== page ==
Mark 1:4–11. John Baptizes Jesus of Nazareth

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From the Field: Family Business

Personally, having worked in a family business has taught me many things about better understanding my place and identity as a daughter of God. There is a difference in posture as I engage with my own father, not merely as my employer, but also as one whom I know loves me and sees it as a joy to provide for and guide me. Understanding my adoption as a child of God, likewise, informs the way that I should relate rightly with my father at work. For though it is tempting and far too easy for us to take our privileges for granted, our identity as children of God informs me that it is both my duty and delight to labor in God’s field. (Jessica Tanoesoedibjo)

Jesus himself comes to John to be baptized, as if to declare that he is the one John has been proclaiming. As Jesus emerges from the water, God’s Spirit descends upon him like a dove, and a voice from heaven confirms Jesus’s identity. “You are my Son, the Beloved; with you I am well pleased” (Mark 1:10–11). Although Jesus is the Son of God, that doesn’t negate Jesus’ human ethnicity, language, culture, and family. He is from Nazareth of Galilee (Mark 1:9). Galilee was a remote region, and Nazareth had a bad reputation among the elites in the capital, Jerusalem (John 1:46). Jesus, like his ancestor Ruth (Ruth 2:6), is treated as a suspicious outsider.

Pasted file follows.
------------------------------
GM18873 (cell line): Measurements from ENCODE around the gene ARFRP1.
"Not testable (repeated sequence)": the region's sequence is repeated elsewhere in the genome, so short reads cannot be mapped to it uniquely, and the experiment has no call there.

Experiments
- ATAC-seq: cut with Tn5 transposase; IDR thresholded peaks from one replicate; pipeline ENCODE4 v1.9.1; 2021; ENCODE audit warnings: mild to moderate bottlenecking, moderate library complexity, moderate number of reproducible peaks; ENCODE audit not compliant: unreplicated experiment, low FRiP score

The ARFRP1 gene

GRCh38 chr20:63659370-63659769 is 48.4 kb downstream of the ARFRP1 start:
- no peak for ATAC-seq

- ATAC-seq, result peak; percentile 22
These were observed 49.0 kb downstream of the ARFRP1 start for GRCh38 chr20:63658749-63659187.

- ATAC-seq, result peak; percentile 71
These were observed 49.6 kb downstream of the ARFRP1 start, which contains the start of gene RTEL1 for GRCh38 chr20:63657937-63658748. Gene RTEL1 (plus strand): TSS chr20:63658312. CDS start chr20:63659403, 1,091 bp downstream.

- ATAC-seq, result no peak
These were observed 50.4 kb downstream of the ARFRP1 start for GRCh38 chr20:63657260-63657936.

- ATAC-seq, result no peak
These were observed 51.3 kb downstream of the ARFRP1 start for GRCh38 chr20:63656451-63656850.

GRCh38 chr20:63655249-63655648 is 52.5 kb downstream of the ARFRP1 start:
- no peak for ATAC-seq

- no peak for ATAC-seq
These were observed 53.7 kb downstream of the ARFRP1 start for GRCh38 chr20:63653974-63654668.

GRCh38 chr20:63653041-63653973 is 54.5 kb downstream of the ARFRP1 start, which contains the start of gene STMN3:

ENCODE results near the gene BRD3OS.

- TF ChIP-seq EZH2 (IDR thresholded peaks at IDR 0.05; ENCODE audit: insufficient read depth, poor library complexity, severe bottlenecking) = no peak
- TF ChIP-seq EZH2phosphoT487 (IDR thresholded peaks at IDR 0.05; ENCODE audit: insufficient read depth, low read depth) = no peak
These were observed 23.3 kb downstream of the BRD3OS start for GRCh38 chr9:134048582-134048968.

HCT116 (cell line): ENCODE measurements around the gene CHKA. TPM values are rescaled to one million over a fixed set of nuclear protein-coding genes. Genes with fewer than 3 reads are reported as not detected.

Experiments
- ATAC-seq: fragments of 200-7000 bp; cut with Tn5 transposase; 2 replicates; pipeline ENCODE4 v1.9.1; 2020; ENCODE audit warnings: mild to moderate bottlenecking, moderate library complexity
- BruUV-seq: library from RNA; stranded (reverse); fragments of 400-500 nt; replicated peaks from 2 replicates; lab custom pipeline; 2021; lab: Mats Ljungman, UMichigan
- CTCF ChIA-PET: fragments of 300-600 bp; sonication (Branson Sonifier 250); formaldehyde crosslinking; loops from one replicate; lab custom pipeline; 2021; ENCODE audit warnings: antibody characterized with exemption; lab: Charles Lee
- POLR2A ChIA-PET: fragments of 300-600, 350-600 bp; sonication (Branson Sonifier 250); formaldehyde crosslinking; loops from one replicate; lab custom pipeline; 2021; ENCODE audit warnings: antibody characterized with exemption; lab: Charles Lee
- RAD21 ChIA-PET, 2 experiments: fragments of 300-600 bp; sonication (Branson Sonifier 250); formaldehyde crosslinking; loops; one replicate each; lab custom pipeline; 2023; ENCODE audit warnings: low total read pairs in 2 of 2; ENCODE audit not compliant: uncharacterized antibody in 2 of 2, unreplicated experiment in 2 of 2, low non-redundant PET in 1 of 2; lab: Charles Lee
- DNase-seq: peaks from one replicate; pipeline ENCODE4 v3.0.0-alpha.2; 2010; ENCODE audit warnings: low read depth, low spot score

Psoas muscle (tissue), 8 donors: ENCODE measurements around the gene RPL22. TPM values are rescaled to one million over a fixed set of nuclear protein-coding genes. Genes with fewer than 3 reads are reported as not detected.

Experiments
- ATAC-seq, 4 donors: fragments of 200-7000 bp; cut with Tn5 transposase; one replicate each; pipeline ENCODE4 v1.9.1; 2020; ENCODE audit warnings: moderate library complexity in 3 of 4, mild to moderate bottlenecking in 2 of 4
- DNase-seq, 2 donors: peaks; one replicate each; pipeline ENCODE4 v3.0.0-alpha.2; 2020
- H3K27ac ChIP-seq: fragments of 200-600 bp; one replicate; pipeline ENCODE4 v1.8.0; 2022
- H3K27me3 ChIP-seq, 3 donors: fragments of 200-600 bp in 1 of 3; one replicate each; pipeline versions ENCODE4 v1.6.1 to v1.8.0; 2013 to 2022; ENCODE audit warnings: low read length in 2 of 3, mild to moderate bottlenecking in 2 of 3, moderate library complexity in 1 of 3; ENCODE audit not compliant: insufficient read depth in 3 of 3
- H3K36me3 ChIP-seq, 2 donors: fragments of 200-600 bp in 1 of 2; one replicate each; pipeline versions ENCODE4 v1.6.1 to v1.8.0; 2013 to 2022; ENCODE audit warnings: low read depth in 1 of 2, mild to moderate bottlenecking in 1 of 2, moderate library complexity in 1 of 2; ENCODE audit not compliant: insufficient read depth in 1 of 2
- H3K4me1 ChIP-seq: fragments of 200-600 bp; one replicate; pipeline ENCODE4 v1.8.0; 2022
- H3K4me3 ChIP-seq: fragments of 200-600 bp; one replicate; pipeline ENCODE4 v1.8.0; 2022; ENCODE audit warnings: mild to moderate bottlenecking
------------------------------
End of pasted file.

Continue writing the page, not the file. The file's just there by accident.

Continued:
Origins influence the way people present themselves and are perceived as they go about their work. Sometimes an identity may be an advantage. At other times, it creates barriers. Immigrant workers, for example, often face stereotypes about their homeland or ethnicity. They typically lose whatever status and reputation they had in their community of origin. Highly skilled workers may be shunted into unskilled jobs. Financial and emotional support networks may be torn apart.

Jesus’ identity as uniquely beloved of God is deeper and more fundamental than the circumstances of his origin. In God’s eyes, Jesus is not some suspicious character from Nazareth, but God’s beloved, born to bring God’s own Holy Spirit throughout the world (Mark 1:8). Jesus’ obedience to his calling, opens the way of the Lord to all creation (Mark 1:3), and his work on the cross fulfills and perfects all good work (Mark 16:9). If Jesus can embrace his particular human origin, each of us can embrace ours. No one has the right to treat us as inferior because of our identity. And none of us have the right to treat another person as inferior because of their identity. For most of us, this alone is cause to repent.

Even so, our origin does not dictate or limit our identity. Through baptism—the visible sign of turning to Jesus’ way—we accept our identity as children of God above and beyond any identity the world confers. The identity that we have as children of God is the starting point by which we live out our lives, even in the workplace.